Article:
Yesterday the Florida Department of Health, Public Health Toxicology, mailed the community update to about 650 property owners near the Rolling Hills Landfill. This update summarizes the Department’s draft health consultation report, solicits public comment on this report, and announces a March 27 open house public meeting.
The hydrogen sulfide levels in air near the Rolling Hills Landfill between July 21 and December 31, 2014 were a public health hazard. Breathing the highest level of H2S measured (590 ppb) near the landfill for 30 minutes is too high to rule out the possibility of headaches or irritation of the nose or throat.
The March 2015 report concluded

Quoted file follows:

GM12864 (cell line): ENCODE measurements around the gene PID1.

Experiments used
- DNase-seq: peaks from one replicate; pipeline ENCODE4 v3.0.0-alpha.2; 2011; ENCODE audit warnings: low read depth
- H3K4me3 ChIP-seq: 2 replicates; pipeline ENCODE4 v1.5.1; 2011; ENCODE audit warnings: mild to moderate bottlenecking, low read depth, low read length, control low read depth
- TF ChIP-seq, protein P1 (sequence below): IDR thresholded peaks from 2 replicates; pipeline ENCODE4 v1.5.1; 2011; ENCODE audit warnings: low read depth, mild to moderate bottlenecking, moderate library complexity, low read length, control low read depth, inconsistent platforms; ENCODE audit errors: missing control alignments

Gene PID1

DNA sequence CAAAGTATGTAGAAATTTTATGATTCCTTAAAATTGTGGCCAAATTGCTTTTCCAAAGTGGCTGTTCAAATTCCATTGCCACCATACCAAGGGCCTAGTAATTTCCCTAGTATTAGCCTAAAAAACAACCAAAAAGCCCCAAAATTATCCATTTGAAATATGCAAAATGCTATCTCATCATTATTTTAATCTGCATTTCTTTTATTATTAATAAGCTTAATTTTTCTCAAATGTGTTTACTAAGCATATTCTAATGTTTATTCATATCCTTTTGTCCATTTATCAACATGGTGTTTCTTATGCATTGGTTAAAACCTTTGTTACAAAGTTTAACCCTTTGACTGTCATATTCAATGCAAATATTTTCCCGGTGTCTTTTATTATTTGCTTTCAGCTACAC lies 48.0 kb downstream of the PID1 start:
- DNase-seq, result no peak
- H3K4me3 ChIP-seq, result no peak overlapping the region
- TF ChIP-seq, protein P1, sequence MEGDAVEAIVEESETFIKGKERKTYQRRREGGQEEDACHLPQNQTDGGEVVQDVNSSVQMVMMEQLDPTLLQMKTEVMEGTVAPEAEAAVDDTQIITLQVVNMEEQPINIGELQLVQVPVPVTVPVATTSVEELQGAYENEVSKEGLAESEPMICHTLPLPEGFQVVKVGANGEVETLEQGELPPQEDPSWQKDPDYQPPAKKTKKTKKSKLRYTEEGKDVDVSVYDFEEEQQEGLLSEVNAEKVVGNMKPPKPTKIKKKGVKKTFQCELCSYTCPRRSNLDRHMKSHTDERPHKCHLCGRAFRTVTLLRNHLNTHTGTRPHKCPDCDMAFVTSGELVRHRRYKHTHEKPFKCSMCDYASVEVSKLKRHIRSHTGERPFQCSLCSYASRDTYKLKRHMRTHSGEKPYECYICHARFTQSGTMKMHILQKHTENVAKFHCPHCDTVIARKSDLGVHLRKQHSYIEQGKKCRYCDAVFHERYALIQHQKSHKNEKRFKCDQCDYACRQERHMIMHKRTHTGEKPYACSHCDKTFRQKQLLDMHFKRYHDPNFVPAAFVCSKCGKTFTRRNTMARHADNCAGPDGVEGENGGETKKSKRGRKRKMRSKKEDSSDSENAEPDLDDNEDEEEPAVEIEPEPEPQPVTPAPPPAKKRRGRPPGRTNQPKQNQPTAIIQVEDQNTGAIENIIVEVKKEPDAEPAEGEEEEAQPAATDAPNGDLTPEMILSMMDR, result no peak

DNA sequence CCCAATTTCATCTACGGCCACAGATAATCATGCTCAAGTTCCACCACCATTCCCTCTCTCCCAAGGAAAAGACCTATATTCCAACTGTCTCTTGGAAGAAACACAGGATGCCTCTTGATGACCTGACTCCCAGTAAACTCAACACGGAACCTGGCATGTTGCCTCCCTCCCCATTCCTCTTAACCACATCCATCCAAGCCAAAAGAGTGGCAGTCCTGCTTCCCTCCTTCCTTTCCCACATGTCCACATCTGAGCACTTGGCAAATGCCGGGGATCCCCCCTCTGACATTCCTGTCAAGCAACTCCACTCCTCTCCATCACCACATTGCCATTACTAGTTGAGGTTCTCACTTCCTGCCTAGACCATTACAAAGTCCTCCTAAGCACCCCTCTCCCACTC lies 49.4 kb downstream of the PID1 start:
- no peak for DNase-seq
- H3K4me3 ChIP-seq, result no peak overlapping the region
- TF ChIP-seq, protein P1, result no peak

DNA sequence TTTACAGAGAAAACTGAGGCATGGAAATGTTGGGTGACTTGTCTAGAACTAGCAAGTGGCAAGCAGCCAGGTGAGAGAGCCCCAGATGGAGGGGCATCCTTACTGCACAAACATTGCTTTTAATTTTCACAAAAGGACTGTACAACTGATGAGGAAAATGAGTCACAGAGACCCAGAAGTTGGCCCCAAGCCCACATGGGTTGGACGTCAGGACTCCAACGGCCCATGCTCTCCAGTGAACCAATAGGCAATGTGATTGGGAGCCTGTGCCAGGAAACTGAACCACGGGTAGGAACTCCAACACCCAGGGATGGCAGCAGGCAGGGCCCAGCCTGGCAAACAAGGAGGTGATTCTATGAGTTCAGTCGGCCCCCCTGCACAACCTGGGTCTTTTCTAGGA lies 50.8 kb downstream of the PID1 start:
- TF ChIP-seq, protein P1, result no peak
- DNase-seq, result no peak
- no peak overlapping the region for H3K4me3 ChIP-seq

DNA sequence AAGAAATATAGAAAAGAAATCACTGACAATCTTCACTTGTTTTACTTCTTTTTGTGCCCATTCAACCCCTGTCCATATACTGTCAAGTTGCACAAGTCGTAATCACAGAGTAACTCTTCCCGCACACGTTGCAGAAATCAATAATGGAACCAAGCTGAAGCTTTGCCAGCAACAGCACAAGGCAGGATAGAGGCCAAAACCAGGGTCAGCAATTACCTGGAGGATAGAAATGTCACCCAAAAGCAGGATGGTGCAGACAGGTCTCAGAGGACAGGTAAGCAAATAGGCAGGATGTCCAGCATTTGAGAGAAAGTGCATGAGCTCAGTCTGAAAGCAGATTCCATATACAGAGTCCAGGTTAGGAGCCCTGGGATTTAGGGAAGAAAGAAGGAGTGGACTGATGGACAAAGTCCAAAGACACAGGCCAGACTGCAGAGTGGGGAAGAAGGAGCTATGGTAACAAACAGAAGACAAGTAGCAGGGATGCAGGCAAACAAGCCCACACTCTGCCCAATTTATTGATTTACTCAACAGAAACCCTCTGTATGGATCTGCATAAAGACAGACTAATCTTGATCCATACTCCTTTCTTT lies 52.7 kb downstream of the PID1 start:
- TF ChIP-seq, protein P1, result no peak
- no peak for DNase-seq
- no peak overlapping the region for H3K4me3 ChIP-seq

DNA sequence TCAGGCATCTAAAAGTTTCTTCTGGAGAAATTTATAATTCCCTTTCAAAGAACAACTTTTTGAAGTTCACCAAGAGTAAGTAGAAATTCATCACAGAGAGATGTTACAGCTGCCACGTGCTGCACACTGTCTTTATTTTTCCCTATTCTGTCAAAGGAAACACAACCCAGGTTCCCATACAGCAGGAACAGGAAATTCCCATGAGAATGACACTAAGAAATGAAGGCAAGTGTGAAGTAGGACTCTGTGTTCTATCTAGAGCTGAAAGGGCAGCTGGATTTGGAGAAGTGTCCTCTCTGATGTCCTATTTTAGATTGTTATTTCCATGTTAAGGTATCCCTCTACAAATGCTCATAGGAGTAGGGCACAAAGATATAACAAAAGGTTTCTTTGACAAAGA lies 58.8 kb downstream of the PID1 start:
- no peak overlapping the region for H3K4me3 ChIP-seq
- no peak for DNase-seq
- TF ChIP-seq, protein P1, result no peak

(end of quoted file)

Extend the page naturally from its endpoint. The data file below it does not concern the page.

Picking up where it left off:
* Nearby residents are concerned about heart problems, kidney problems, and cancer. It is unlikely, however, the highest levels of H2S measured near the landfill caused these health problems.
* It is uncertain if levels of H2S measured in the air near the landfill caused eye irritation and respiratory problems.
* It cannot conclude what the public health threat was before July 2014 as no air monitoring was done before that time. It also cannot determine the health threat from pollutants other than H2S.
* Airborne dust can cause breathing and heart problems in older people, the very young, and people with asthma or heart disease. However, since FDOH has little to no dust testing data, we cannot assess the public health threat due to dust.
Landfill staff should keep the levels of H2S levels below 70 ppb in the nearby Wedgewood community. While the Rolling Hills Landfill remains active, Escambia County should:
* Keep testing the air for H2S around-the-clock in the Wedgewood community.
* Test for airborne dust near the landfill.
Here is the update: Wedgewood community update March 2015